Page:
Sometimes a functional disorder rises up and presents a difficult surprise. It happened this weekend when a virulent case of AHD appeared in our household. AHD, also known by its scientific name, Acute Hockey Disorder, is thought to be restricted to northern latitudes in areas that were covered by glaciers during the last Ice Age. There is some conjecture that ice hockey originated as a hunting tool. A well launched puck can bring down a large animal if well placed. Entire villages could easily gang up on unsuspecting game, thereby providing food and hilarious hunting stories for the whole tribe. Further glee arises if the game happens to wander into the hunting zone from warmer climates and is clueless about the damage a 6 ounce frozen missile traveling at close to 100 mph can do.
The telling moment this weekend was the Canada-U.S. men’s hockey game. My wife is Canadian and to her credit we were both still alive at the end of the game. To the credit of the Canadian team, they outshot, outchecked and “out fanned” the U.S. team. They took twice as many shots as the U.S. and seemed to have set up the Canadian Parliament and 30 million fans inside the U.S. goalie’s uniform. The U.S. came up with two advantages to defeat Canada however. They appeared to be faster and, like falcons, suddenly struck on miscues by Team Canada. The second advantage was the tall, lanky U.S. goalie, Ryan Miller, 6’2” and 174 lbs. As a U.S. hockey fan, I suggest our federal government drop its plans for economic recovery and devote the funds to developing a successful cloning technique for Miller. We may have finally overcome being the little kid brother of the hockey lords to our north, and now may be the time to start work on building a dynasty. My wife, and every other Canadian, rightfully points out that there are still three more games to go. One of the acute symptoms of AHD is prolonged breath holding and I’m doing my share.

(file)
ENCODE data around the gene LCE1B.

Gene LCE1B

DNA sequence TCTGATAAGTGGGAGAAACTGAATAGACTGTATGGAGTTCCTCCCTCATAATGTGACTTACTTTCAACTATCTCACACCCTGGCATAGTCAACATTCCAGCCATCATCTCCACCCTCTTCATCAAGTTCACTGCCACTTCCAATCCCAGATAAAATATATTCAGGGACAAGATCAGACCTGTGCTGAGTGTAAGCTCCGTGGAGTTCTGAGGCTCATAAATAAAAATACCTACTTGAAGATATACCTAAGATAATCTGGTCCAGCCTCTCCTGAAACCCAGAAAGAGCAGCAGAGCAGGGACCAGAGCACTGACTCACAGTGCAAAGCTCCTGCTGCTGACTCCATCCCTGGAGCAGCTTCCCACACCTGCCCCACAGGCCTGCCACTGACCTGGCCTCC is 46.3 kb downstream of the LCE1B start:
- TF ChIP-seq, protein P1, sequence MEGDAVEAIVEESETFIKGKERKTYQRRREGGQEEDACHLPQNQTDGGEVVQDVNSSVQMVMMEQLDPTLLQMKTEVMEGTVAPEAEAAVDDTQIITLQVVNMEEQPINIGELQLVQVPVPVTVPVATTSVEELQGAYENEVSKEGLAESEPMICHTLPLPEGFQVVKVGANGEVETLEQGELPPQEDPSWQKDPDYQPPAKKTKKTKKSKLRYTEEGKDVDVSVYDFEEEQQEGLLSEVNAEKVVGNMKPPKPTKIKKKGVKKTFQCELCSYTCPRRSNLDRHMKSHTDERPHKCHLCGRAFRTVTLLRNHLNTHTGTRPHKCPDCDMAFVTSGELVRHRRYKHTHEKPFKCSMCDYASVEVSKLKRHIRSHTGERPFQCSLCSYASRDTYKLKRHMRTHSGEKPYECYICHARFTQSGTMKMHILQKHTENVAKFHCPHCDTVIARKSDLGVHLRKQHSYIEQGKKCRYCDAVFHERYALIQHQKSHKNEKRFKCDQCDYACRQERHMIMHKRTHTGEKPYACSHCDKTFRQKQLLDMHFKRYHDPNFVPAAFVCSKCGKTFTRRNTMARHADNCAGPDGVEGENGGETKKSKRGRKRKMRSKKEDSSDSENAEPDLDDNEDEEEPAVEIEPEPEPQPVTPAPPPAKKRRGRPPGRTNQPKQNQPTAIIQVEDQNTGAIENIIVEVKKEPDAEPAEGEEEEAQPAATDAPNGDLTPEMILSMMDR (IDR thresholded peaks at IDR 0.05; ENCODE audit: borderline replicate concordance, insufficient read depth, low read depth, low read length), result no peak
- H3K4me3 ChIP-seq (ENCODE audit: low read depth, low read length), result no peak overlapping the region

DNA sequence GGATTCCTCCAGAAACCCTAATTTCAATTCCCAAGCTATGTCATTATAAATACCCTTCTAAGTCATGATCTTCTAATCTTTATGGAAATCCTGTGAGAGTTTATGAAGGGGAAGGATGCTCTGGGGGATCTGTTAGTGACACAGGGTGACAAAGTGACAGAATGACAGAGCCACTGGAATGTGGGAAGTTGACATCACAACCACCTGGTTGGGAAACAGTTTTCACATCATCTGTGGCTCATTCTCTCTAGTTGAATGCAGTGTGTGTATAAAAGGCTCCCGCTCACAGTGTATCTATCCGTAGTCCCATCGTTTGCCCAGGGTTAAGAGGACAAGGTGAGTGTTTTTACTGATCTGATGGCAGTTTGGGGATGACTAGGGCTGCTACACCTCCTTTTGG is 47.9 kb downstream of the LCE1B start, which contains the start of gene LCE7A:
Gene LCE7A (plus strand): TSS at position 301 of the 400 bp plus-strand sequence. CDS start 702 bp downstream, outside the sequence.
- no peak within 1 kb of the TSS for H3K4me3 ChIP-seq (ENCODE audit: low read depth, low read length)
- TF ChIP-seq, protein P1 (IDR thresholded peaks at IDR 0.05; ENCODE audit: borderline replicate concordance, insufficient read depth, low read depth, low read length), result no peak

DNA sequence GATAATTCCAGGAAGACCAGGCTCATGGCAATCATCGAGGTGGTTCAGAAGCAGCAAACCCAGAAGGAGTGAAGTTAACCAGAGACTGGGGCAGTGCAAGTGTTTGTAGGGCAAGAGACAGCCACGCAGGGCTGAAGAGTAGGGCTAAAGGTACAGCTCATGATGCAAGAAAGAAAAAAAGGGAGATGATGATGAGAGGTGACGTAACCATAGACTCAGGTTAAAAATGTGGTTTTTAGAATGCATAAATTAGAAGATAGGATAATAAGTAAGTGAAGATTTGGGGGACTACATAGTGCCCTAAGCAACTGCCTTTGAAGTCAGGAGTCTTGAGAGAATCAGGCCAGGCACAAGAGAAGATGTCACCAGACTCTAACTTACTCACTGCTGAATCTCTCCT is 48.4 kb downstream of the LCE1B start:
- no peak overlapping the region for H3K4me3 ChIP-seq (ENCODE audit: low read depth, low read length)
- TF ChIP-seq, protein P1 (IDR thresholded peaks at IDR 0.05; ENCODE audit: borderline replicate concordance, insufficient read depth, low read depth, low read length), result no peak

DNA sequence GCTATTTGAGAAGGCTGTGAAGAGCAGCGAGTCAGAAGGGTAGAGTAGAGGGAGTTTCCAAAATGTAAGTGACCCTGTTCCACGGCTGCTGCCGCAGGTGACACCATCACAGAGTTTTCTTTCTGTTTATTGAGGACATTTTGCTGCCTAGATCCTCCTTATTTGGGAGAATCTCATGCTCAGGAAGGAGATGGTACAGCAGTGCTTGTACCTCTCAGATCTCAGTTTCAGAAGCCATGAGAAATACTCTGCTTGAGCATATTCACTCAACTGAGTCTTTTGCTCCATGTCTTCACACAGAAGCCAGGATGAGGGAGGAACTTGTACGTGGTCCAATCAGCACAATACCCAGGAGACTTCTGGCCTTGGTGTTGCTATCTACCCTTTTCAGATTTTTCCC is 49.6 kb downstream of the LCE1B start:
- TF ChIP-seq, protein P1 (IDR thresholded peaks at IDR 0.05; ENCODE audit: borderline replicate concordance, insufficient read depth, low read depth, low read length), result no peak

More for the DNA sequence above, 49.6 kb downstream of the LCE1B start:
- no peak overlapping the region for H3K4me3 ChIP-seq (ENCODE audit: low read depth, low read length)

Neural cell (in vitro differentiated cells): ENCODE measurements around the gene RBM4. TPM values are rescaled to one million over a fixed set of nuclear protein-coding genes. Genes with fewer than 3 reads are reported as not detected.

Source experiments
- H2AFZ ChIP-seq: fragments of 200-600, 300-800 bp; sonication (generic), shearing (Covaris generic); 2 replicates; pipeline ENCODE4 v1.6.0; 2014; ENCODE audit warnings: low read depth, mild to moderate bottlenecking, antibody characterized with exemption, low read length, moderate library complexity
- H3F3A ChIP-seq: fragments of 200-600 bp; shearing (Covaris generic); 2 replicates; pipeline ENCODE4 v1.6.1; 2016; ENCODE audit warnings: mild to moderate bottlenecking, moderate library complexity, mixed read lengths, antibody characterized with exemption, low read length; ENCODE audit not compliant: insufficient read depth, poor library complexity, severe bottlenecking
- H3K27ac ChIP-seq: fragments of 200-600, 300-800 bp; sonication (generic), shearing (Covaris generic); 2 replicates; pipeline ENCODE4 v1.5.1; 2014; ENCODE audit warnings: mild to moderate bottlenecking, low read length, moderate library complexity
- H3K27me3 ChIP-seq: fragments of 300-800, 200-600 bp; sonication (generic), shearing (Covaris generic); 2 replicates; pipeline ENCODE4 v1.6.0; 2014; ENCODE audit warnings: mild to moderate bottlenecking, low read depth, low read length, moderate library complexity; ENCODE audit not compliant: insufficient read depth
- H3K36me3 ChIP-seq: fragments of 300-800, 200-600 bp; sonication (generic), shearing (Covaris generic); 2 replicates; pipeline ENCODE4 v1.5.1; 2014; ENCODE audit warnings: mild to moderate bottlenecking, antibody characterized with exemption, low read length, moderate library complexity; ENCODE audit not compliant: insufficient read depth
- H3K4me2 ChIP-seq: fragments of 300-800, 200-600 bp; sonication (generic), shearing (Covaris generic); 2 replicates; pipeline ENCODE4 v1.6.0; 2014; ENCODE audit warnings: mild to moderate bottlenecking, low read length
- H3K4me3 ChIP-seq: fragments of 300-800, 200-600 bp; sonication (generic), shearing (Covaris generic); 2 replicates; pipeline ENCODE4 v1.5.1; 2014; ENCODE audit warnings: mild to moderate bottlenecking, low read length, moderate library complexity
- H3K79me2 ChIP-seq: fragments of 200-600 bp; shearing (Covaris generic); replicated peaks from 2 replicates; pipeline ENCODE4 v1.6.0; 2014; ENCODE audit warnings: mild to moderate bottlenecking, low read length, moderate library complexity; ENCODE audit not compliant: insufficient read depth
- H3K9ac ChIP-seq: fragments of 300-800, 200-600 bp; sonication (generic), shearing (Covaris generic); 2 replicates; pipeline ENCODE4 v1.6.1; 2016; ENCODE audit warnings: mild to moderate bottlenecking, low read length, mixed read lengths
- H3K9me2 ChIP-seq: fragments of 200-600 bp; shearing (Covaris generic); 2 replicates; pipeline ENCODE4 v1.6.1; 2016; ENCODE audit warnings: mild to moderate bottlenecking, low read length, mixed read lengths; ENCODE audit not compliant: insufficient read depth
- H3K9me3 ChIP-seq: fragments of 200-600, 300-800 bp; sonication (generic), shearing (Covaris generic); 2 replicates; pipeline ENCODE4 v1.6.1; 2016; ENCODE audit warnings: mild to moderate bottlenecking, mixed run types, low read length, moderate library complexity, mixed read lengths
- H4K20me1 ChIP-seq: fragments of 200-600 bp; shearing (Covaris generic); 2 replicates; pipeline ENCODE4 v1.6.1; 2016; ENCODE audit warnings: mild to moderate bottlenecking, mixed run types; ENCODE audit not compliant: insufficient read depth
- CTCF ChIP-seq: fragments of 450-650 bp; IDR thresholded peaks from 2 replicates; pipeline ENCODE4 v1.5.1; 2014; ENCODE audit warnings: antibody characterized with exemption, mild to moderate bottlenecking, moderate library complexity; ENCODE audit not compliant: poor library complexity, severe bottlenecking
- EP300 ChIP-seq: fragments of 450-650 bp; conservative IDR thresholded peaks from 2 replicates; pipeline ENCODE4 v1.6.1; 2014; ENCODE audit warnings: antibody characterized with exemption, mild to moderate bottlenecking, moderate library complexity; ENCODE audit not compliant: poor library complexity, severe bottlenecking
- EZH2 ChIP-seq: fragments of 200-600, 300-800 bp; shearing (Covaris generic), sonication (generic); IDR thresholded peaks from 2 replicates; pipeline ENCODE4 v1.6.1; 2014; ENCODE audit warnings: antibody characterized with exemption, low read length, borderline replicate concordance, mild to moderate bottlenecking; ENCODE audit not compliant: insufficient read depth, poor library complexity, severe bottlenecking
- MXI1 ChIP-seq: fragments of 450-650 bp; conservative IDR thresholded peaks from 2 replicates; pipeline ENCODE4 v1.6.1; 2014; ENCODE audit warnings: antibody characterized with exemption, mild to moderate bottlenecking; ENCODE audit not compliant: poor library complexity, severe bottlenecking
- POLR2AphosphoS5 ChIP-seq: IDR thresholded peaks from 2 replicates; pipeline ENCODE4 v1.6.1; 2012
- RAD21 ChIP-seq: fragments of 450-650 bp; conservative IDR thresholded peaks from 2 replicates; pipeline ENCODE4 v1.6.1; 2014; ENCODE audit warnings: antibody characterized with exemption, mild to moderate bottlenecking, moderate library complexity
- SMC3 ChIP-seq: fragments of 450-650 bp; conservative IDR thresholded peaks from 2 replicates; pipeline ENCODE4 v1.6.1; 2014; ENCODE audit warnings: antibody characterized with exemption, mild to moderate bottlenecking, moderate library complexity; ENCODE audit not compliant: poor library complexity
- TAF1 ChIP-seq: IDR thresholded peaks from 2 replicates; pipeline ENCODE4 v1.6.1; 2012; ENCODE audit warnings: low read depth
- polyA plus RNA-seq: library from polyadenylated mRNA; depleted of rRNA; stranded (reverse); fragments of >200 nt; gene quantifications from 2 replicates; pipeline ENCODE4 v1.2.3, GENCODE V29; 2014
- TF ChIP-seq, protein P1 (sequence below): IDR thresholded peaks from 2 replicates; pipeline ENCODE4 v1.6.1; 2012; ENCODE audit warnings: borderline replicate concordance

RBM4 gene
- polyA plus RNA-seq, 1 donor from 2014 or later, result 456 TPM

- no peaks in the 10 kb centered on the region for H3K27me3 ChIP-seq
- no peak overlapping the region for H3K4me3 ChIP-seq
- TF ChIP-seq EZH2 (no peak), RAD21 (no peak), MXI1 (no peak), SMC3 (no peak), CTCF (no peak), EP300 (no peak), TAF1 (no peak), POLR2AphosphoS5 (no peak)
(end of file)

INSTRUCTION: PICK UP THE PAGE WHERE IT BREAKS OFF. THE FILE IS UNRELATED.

Do you believe in DAHD, also known as Double Acute Hockey Disorder? Presently it exists in the form of the U.S. Women’s Hockey Team, and they are in the gold medal match with Canada. To me the women’s team deserves as much, if not more, credit for their accomplishments. First, they have rebounded from their upset loss in Turin four years ago. And like the Canadian women’s team, they are dominant. They have achieved that level of skill without the benefit of being able to play in a professional league year after year. Ice time and experience are key factors to building great teams. The Canadians have the advantage in this area and are the favored team as a result. It is a similar story to the men’s game. So I am holding my breath twice as long.
These hockey athletes and all the other Olympians are inspiring. They have worked incredibly hard for years to meet and surpass their personal best performances. They have formed teams and supported each other. They perform at or beyond the edge in a zone that seems improbable. Some fall, get up and fall again. Still they perform to the best of their ability. They are happy to be Olympians and know the blessing of being able to compete. The rest of us in our own way are Olympians as well. Our game may not be ice hockey, but instead family, profession, or for some, just plain survival. The question is whether we will bring our Olympian best to our own game. The honor is not whether we gain wealth or fame. Those are only part of the story. The honor is in how we play the game, what we learn about ourselves and how that transforms us. That’s the great story that’s unfolding before us.
I may have to eat Nanaimo Bars and drink Canadian beverages if I lose, but here goes: U.S. Men's and Women's Hockey Teams sweep Canada!